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Cottages by Vincent van Gogh
Oil on canvas on cardboard
36 × 55.5 cm (14.25 × 21.75 in)
Van Gogh Museum
Painted October - November 1883, Nieuw-Amsterdam, Drenthe
F 17, JH 395

Vincent was inspired by the work of Jean-Fran├žois Millet and other artists who were painting peasants at the time, and began a series of works featuring the cottages and farmhouses they lived in. After his time in The Hague he spent about two months in Drenthe, living in a village called Nieuw-Amsterdam, and adopting the lifestyle of the locals. Always admiring the earthy lives and work ethic of the farmers, he spent much time in the fields, and kept the long hours of the peasants. Friends and family were a bit put off as his appearance and speech became more like the poor farmers, but Vincent saw this as paying a price to develop artistically. Even more than normal, in this period he lived a life of poverty, wandering the rural landscape.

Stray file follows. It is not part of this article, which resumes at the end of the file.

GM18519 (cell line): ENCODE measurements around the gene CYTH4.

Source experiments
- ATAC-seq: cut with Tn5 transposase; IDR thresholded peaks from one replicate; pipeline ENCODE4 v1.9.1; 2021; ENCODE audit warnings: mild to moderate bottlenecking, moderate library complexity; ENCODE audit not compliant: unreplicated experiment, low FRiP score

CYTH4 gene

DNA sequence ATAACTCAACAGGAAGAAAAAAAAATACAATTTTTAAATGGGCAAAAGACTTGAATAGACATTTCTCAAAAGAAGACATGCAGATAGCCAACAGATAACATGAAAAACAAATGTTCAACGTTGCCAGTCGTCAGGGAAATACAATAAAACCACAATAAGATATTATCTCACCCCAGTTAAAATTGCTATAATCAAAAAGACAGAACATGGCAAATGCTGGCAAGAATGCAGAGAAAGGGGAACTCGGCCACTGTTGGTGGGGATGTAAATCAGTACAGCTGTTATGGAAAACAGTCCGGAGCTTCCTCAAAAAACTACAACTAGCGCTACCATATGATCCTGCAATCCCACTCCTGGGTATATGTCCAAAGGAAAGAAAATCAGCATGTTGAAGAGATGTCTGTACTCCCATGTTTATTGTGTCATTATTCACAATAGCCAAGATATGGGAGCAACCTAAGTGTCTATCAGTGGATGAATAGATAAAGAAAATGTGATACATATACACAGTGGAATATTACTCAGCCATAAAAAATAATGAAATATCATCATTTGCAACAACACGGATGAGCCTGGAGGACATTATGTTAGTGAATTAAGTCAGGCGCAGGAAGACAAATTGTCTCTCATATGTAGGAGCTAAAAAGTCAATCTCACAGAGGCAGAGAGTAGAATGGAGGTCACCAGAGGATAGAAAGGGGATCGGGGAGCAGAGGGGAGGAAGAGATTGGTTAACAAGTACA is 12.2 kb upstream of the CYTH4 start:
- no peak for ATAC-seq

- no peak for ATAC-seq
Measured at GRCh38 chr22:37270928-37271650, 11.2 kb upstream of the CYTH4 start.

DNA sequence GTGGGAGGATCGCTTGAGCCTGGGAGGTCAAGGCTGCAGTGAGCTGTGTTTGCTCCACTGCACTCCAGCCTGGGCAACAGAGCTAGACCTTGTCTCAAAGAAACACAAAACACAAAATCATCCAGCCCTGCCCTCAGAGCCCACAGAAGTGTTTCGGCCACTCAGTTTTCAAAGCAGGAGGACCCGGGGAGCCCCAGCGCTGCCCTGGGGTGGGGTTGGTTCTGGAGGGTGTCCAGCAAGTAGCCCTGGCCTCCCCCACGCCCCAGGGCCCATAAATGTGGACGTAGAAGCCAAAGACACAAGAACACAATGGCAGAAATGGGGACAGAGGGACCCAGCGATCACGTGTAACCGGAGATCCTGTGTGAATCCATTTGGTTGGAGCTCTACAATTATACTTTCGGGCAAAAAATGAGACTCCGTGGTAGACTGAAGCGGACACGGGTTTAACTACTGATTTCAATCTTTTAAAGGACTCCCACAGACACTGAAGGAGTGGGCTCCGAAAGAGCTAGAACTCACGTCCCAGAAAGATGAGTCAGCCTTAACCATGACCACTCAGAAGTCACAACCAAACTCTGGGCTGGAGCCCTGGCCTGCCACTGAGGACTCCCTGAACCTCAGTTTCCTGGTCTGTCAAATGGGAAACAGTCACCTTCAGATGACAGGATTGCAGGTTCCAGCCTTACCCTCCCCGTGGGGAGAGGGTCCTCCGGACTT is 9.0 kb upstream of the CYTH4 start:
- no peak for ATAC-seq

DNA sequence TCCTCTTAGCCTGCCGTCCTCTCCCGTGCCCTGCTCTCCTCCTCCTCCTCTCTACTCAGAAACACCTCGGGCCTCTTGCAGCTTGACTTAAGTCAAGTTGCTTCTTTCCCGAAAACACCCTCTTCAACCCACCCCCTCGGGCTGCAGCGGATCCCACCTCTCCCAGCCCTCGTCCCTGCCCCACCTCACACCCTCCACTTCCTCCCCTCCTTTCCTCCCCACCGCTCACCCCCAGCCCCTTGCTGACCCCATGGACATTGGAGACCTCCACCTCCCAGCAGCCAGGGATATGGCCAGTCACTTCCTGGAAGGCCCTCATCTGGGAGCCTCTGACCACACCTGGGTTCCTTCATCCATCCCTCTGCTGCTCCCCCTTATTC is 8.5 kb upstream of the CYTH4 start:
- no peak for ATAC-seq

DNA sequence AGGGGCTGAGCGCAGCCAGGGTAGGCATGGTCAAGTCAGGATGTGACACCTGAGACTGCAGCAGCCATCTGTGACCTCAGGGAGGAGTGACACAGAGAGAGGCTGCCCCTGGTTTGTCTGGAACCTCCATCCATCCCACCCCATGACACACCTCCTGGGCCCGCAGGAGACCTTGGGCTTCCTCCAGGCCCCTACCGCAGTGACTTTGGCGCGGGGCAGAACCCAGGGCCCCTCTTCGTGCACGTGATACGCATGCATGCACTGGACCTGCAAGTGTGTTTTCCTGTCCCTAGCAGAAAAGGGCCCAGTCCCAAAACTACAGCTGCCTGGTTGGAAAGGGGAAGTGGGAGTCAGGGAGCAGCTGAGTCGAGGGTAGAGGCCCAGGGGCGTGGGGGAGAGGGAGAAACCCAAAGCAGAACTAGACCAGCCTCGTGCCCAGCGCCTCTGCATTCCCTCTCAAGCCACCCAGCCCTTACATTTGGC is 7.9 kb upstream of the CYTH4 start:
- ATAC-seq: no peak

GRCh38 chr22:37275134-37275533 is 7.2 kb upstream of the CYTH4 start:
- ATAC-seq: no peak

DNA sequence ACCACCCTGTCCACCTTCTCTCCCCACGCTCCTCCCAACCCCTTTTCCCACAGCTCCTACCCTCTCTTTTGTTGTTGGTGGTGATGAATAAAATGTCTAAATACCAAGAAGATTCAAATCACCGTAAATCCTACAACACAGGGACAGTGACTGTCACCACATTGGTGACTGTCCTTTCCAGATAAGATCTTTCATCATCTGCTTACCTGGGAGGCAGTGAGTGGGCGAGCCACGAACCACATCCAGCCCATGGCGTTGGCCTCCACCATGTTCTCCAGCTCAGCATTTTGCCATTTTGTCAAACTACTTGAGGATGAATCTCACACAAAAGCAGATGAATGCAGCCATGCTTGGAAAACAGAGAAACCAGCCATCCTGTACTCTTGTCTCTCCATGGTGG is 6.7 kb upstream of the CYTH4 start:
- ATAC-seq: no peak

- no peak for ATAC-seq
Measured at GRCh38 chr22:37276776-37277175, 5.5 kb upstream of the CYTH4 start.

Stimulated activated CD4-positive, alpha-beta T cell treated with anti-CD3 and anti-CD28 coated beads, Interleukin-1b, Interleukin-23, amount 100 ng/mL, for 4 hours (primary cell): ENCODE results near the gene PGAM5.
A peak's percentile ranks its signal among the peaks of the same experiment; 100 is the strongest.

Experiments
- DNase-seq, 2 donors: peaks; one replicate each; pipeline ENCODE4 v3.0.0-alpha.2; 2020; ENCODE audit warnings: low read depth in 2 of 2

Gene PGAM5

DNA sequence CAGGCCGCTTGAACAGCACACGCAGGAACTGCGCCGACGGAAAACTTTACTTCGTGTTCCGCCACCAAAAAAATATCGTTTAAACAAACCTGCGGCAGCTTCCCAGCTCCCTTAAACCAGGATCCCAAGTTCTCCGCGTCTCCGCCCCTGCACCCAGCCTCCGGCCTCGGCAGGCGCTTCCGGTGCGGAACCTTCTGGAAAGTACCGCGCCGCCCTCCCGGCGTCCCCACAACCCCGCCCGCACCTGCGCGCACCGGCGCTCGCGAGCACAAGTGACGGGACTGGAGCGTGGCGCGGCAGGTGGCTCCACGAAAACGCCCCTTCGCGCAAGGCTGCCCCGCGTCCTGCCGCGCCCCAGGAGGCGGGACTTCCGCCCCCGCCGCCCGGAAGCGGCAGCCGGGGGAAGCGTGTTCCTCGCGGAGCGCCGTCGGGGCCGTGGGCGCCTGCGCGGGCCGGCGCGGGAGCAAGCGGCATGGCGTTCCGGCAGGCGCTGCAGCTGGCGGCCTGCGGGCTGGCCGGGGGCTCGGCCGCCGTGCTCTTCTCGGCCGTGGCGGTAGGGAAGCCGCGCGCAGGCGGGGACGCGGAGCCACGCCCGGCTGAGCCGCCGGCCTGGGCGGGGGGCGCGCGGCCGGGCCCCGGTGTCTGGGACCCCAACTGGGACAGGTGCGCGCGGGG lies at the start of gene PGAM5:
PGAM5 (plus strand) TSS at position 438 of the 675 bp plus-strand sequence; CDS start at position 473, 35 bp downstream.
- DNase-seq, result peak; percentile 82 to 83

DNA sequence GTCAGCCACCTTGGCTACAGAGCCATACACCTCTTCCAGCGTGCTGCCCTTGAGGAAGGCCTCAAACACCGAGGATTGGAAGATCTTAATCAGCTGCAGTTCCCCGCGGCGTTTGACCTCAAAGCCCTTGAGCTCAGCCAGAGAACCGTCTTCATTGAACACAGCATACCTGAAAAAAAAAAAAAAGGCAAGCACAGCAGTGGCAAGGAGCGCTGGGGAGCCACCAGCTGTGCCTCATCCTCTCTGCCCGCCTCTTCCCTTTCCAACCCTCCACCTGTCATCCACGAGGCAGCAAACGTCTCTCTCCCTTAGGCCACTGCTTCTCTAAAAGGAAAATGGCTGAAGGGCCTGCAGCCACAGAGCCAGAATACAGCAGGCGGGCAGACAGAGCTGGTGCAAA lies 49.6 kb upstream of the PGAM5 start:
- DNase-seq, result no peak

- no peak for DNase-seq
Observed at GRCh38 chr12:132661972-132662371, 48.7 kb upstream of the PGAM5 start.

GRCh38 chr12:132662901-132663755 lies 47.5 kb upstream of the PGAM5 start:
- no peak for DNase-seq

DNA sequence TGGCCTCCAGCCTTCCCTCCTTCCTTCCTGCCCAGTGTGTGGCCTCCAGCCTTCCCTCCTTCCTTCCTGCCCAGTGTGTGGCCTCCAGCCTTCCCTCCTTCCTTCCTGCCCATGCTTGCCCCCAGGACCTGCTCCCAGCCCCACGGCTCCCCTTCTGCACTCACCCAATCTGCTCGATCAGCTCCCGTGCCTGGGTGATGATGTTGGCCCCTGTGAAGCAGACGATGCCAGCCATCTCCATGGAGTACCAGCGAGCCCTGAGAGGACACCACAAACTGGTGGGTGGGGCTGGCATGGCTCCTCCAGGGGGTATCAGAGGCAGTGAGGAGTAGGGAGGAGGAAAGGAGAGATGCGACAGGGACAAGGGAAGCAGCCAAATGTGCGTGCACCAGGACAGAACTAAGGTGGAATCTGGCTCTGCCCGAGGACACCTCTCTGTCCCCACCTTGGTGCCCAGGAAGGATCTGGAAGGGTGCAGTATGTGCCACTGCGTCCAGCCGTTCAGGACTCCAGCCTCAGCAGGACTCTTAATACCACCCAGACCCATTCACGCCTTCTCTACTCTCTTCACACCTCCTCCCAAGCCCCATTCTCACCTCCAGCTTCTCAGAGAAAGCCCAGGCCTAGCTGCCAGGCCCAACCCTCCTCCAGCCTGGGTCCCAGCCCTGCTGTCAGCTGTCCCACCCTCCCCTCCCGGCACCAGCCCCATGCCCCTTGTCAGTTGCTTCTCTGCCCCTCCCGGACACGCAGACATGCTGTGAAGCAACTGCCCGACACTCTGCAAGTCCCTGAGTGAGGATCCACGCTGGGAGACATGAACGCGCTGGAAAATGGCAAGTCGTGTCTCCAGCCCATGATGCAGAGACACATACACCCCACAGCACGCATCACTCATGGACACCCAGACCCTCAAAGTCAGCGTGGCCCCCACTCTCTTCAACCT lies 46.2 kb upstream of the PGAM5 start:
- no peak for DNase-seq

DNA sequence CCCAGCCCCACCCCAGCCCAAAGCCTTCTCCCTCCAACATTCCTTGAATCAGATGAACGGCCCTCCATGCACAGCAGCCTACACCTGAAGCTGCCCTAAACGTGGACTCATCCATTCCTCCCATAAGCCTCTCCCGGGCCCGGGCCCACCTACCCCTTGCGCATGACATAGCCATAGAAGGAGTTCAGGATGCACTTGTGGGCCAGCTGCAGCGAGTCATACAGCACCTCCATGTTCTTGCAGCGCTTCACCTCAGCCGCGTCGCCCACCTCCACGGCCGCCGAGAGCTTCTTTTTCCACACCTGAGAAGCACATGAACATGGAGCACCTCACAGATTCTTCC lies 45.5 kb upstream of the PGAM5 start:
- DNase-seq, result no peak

This work shows a farmhouse and outbuildings at dusk, and he referred to it as simply a study. He was frustrated a bit in Drenthe as he wanted to do many more character studies of people and had difficulty finding anyone to sit for him. The cost of hiring a model was always prohibitive so he focused on the land and buildings.

This was surely a difficult time for Vincent as he was still hurting over the failure of his relationship with Sien Hoornik, an unwed mother and prostitute, living in poor conditions, and lonely. Soon enough he moved to live with his parents in Nuenen. He would continue to paint cottages but also would create a large number of portrait studies of people.


Mrs. J. van Gogh-Bonger, Amsterdam;
V. W. van Gogh, Laren;
Rijksmuseum Vincent van Gogh, Amsterdam, Netherlands.